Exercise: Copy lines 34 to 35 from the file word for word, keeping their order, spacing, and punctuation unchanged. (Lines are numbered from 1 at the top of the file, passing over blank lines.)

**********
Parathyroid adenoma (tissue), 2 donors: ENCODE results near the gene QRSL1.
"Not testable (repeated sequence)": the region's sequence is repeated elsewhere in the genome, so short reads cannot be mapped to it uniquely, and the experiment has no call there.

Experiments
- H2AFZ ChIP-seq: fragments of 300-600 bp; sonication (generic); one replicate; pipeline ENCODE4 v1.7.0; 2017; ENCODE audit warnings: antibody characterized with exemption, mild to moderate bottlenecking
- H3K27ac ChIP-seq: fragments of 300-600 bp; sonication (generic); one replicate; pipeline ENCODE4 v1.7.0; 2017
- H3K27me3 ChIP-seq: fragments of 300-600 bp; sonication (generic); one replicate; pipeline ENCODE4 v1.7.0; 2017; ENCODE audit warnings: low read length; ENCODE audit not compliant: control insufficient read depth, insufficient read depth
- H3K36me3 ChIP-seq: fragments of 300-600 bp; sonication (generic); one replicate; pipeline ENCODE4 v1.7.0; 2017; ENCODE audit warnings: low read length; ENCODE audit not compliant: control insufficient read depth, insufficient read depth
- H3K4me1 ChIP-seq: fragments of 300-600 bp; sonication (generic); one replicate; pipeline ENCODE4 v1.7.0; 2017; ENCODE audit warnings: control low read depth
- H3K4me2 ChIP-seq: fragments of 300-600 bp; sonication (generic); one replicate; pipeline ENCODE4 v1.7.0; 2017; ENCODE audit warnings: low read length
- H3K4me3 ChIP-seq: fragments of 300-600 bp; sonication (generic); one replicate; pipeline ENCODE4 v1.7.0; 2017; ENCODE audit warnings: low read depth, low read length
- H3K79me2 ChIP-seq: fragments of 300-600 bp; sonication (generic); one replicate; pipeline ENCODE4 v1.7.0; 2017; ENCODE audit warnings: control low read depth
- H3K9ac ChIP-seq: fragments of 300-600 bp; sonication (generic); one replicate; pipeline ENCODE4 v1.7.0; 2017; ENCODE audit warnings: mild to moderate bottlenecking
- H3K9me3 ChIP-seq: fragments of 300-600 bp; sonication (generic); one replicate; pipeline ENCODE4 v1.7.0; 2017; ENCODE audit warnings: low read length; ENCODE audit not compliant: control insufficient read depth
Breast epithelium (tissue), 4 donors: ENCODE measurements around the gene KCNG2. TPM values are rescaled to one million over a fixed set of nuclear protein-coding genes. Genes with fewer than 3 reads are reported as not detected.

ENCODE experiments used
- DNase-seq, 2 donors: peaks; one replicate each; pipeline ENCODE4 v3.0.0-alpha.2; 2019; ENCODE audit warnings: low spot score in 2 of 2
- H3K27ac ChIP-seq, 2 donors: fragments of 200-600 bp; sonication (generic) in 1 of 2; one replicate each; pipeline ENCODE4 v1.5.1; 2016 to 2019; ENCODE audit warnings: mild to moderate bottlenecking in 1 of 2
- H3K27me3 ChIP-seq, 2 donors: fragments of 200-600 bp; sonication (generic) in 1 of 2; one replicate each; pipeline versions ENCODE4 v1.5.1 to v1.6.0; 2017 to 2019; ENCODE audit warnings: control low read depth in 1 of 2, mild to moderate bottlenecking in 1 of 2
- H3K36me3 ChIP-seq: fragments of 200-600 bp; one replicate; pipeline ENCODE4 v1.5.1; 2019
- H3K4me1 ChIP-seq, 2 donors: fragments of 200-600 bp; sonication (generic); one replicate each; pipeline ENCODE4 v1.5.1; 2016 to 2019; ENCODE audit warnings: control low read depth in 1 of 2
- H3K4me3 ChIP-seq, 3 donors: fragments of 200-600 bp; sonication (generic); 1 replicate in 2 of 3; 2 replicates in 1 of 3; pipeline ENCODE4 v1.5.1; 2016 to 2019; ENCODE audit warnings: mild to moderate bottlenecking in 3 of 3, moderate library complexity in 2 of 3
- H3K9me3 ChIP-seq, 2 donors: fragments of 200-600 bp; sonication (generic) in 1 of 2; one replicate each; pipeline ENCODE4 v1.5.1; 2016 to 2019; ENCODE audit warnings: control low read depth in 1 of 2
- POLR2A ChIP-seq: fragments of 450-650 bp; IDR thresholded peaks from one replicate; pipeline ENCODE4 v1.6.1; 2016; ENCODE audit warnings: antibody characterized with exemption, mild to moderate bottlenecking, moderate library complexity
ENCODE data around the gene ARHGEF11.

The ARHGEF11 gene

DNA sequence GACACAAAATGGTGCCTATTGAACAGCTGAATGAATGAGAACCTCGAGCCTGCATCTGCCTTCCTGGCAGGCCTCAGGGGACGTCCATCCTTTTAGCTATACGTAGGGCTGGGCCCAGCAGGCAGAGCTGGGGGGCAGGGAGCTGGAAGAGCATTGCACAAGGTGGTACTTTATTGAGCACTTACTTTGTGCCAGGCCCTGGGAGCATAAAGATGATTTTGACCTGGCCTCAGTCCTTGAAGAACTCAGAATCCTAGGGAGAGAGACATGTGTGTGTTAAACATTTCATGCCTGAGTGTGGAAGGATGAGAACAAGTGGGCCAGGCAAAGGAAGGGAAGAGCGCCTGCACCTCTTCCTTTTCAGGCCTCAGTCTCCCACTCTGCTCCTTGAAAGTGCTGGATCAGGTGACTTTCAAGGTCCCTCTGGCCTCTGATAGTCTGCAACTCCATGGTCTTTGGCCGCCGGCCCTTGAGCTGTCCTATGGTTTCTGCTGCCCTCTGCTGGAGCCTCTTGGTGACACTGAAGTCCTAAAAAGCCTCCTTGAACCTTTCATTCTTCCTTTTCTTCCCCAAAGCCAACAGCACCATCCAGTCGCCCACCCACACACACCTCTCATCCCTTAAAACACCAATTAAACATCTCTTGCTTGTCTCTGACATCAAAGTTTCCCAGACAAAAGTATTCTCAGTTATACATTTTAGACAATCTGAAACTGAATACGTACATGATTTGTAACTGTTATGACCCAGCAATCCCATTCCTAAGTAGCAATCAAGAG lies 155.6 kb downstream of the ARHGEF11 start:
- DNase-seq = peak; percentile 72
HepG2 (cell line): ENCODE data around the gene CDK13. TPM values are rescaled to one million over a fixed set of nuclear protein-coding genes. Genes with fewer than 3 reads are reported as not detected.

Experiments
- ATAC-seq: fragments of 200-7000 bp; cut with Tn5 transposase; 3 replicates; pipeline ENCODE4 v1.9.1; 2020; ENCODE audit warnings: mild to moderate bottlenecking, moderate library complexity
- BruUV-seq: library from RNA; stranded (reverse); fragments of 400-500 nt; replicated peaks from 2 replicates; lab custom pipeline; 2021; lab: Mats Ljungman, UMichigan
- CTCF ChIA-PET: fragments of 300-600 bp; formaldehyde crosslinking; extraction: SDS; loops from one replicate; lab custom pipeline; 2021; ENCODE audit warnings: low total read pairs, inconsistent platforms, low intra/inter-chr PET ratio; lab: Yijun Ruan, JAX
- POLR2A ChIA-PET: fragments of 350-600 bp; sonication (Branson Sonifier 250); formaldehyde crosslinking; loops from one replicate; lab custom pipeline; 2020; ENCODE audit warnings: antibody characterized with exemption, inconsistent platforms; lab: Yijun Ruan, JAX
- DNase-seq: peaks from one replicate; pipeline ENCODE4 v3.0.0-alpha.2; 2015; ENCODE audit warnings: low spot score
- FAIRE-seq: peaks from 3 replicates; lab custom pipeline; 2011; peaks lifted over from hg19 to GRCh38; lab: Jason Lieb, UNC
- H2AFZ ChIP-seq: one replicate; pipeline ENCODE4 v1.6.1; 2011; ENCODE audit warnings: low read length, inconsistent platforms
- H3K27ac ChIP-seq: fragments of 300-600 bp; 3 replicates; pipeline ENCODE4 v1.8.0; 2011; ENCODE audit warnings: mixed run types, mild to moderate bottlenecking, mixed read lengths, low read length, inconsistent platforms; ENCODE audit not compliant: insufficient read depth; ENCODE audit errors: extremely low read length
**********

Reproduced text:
- DNase-seq: peaks from one replicate; pipeline ENCODE4 v3.0.0-alpha.2; 2015; ENCODE audit warnings: low spot score
- FAIRE-seq: peaks from 3 replicates; lab custom pipeline; 2011; peaks lifted over from hg19 to GRCh38; lab: Jason Lieb, UNC